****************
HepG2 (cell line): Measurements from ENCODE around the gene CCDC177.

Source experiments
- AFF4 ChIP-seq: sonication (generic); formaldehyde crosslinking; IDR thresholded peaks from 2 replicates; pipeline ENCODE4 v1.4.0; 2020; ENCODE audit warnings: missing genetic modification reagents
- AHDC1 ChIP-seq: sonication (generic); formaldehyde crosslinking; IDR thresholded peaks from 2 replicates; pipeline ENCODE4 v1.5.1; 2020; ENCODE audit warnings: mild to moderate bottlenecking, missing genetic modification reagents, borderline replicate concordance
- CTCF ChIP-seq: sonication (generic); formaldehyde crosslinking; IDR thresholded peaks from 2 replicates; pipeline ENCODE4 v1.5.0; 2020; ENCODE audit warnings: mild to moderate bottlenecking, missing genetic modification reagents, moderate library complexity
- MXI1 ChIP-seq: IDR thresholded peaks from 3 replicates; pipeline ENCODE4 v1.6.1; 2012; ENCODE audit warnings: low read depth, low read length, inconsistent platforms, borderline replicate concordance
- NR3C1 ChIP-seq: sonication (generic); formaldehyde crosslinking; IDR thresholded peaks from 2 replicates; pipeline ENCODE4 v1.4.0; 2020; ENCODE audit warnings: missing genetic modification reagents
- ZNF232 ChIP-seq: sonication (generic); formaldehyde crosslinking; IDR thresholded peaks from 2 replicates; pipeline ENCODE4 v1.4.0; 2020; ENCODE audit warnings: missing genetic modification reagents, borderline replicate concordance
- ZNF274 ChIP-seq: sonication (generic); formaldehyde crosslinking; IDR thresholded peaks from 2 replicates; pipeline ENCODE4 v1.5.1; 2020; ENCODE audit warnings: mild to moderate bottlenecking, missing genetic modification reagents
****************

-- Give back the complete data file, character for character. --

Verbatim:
HepG2 (cell line): Measurements from ENCODE around the gene CCDC177.

Source experiments
- AFF4 ChIP-seq: sonication (generic); formaldehyde crosslinking; IDR thresholded peaks from 2 replicates; pipeline ENCODE4 v1.4.0; 2020; ENCODE audit warnings: missing genetic modification reagents
- AHDC1 ChIP-seq: sonication (generic); formaldehyde crosslinking; IDR thresholded peaks from 2 replicates; pipeline ENCODE4 v1.5.1; 2020; ENCODE audit warnings: mild to moderate bottlenecking, missing genetic modification reagents, borderline replicate concordance
- CTCF ChIP-seq: sonication (generic); formaldehyde crosslinking; IDR thresholded peaks from 2 replicates; pipeline ENCODE4 v1.5.0; 2020; ENCODE audit warnings: mild to moderate bottlenecking, missing genetic modification reagents, moderate library complexity
- MXI1 ChIP-seq: IDR thresholded peaks from 3 replicates; pipeline ENCODE4 v1.6.1; 2012; ENCODE audit warnings: low read depth, low read length, inconsistent platforms, borderline replicate concordance
- NR3C1 ChIP-seq: sonication (generic); formaldehyde crosslinking; IDR thresholded peaks from 2 replicates; pipeline ENCODE4 v1.4.0; 2020; ENCODE audit warnings: missing genetic modification reagents
- ZNF232 ChIP-seq: sonication (generic); formaldehyde crosslinking; IDR thresholded peaks from 2 replicates; pipeline ENCODE4 v1.4.0; 2020; ENCODE audit warnings: missing genetic modification reagents, borderline replicate concordance
- ZNF274 ChIP-seq: sonication (generic); formaldehyde crosslinking; IDR thresholded peaks from 2 replicates; pipeline ENCODE4 v1.5.1; 2020; ENCODE audit warnings: mild to moderate bottlenecking, missing genetic modification reagents